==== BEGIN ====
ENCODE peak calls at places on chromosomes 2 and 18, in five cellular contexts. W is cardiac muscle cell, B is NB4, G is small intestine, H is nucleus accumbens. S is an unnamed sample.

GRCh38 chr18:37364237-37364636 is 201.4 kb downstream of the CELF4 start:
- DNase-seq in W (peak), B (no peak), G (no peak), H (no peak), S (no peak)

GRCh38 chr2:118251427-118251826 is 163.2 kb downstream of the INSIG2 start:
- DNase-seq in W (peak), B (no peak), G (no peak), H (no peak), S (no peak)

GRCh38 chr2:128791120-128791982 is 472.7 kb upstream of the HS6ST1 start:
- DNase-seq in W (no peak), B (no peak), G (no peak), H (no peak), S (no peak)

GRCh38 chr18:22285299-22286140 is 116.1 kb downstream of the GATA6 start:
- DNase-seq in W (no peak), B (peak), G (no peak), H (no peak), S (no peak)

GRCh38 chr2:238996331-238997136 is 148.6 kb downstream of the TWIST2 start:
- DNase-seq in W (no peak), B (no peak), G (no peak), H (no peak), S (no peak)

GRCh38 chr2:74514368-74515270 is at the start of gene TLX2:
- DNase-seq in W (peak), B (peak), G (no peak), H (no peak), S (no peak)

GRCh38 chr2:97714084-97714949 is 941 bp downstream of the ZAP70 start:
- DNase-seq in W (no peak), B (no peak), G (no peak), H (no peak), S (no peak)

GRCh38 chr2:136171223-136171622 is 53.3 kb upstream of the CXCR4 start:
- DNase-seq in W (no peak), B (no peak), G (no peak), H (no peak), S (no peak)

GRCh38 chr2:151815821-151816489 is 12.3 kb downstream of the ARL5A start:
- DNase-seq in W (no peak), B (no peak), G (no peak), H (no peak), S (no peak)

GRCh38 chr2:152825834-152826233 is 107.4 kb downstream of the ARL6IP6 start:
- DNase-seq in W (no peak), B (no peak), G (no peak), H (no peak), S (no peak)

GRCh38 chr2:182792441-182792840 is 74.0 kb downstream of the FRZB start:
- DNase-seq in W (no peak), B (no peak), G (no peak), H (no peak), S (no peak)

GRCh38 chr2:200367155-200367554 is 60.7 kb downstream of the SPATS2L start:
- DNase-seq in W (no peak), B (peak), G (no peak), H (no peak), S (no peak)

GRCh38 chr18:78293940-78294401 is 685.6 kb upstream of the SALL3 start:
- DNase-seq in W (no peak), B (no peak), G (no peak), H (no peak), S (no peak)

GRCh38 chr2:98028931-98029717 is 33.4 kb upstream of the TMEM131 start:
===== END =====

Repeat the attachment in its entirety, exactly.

ENCODE peak calls at places on chromosomes 2 and 18, in five cellular contexts. W is cardiac muscle cell, B is NB4, G is small intestine, H is nucleus accumbens. S is an unnamed sample.

GRCh38 chr18:37364237-37364636 is 201.4 kb downstream of the CELF4 start:
- DNase-seq in W (peak), B (no peak), G (no peak), H (no peak), S (no peak)

GRCh38 chr2:118251427-118251826 is 163.2 kb downstream of the INSIG2 start:
- DNase-seq in W (peak), B (no peak), G (no peak), H (no peak), S (no peak)

GRCh38 chr2:128791120-128791982 is 472.7 kb upstream of the HS6ST1 start:
- DNase-seq in W (no peak), B (no peak), G (no peak), H (no peak), S (no peak)

GRCh38 chr18:22285299-22286140 is 116.1 kb downstream of the GATA6 start:
- DNase-seq in W (no peak), B (peak), G (no peak), H (no peak), S (no peak)

GRCh38 chr2:238996331-238997136 is 148.6 kb downstream of the TWIST2 start:
- DNase-seq in W (no peak), B (no peak), G (no peak), H (no peak), S (no peak)

GRCh38 chr2:74514368-74515270 is at the start of gene TLX2:
- DNase-seq in W (peak), B (peak), G (no peak), H (no peak), S (no peak)

GRCh38 chr2:97714084-97714949 is 941 bp downstream of the ZAP70 start:
- DNase-seq in W (no peak), B (no peak), G (no peak), H (no peak), S (no peak)

GRCh38 chr2:136171223-136171622 is 53.3 kb upstream of the CXCR4 start:
- DNase-seq in W (no peak), B (no peak), G (no peak), H (no peak), S (no peak)

GRCh38 chr2:151815821-151816489 is 12.3 kb downstream of the ARL5A start:
- DNase-seq in W (no peak), B (no peak), G (no peak), H (no peak), S (no peak)

GRCh38 chr2:152825834-152826233 is 107.4 kb downstream of the ARL6IP6 start:
- DNase-seq in W (no peak), B (no peak), G (no peak), H (no peak), S (no peak)

GRCh38 chr2:182792441-182792840 is 74.0 kb downstream of the FRZB start:
- DNase-seq in W (no peak), B (no peak), G (no peak), H (no peak), S (no peak)

GRCh38 chr2:200367155-200367554 is 60.7 kb downstream of the SPATS2L start:
- DNase-seq in W (no peak), B (peak), G (no peak), H (no peak), S (no peak)

GRCh38 chr18:78293940-78294401 is 685.6 kb upstream of the SALL3 start:
- DNase-seq in W (no peak), B (no peak), G (no peak), H (no peak), S (no peak)

GRCh38 chr2:98028931-98029717 is 33.4 kb upstream of the TMEM131 start: